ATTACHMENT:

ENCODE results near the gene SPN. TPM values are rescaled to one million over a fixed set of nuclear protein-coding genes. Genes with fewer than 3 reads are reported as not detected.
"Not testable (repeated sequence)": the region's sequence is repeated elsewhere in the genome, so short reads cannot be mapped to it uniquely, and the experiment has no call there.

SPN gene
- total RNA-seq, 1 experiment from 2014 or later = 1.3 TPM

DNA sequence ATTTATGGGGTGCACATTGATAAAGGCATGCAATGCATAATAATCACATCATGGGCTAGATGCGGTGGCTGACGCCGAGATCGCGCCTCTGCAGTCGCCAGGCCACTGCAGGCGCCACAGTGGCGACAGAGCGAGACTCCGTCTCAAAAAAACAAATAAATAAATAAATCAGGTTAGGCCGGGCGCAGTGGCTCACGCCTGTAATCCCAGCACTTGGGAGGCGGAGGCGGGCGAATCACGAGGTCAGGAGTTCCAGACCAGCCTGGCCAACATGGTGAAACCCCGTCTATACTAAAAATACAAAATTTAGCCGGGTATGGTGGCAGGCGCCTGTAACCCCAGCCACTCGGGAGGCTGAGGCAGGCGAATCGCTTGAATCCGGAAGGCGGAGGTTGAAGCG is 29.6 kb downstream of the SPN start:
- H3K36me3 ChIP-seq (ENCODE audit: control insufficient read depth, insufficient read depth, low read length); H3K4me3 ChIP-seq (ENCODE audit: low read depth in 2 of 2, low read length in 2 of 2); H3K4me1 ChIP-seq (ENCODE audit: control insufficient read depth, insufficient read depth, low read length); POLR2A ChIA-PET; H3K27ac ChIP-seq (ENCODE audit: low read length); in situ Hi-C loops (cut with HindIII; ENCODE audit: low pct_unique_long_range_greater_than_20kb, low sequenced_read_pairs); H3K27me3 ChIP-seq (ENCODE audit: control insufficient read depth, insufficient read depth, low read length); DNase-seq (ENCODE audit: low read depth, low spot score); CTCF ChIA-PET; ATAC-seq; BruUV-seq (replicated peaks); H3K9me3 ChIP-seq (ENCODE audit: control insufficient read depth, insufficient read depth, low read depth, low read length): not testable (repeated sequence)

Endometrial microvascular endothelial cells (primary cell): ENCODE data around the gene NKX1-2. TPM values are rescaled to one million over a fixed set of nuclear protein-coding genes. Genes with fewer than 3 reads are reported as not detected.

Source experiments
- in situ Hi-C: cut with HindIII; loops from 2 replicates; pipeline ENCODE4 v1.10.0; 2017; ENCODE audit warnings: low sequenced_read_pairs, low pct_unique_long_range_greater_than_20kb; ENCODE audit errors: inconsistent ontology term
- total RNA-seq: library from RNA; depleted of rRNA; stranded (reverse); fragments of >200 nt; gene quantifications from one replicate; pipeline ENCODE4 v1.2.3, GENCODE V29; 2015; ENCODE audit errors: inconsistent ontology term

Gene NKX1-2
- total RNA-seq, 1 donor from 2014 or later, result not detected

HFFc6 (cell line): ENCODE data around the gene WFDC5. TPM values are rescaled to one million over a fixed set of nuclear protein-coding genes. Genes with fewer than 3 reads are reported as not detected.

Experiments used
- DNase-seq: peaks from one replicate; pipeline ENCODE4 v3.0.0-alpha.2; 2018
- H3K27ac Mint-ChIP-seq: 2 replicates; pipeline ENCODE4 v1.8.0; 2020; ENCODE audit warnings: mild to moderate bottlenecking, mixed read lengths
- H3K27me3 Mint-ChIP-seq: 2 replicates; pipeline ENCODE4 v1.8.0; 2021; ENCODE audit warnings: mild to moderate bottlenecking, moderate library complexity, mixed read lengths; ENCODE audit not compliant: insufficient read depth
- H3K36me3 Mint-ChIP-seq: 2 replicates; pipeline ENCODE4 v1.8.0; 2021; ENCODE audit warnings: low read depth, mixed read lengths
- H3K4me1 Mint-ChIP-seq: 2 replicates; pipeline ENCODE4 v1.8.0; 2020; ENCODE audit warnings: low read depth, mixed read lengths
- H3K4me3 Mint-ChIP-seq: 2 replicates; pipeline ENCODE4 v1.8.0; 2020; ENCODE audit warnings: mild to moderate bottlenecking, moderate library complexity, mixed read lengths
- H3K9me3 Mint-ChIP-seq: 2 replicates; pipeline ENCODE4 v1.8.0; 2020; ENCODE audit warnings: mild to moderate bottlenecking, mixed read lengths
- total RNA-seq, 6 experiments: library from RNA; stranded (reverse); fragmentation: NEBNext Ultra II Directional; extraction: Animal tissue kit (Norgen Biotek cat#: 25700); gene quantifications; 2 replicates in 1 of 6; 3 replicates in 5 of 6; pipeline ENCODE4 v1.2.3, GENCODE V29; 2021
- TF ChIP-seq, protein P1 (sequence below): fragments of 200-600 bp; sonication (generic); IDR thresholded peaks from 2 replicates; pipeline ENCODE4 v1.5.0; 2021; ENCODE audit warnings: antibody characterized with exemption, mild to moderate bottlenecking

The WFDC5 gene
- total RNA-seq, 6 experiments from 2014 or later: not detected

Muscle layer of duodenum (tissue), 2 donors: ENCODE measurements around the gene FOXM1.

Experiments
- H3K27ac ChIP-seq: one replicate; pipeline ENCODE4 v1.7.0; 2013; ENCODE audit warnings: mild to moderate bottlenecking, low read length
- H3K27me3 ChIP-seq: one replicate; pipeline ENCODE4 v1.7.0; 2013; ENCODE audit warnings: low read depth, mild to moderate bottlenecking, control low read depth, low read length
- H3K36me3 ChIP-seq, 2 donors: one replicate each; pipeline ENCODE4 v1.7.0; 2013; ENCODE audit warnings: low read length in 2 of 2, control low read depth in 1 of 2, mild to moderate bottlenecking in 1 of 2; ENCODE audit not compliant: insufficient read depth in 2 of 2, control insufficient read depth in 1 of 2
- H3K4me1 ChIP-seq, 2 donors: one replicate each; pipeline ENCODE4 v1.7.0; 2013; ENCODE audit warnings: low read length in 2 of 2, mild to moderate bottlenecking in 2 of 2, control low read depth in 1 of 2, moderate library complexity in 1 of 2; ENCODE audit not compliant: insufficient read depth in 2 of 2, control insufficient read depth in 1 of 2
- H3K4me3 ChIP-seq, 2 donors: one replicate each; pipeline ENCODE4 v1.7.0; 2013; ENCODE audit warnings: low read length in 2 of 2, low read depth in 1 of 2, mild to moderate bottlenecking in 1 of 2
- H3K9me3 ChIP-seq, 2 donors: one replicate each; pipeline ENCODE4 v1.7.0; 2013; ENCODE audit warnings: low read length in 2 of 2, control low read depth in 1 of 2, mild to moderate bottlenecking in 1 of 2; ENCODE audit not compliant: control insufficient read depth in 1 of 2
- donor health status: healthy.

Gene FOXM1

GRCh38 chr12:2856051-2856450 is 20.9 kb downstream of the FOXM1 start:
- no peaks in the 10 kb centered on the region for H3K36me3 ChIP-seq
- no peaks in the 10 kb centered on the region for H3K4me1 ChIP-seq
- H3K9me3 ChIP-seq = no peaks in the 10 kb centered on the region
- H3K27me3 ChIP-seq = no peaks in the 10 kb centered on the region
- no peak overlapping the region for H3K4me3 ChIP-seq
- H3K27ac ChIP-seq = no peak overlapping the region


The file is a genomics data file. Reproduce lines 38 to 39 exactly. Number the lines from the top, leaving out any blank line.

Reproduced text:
- no peaks in the 10 kb centered on the region for H3K4me1 ChIP-seq
- H3K9me3 ChIP-seq = no peaks in the 10 kb centered on the region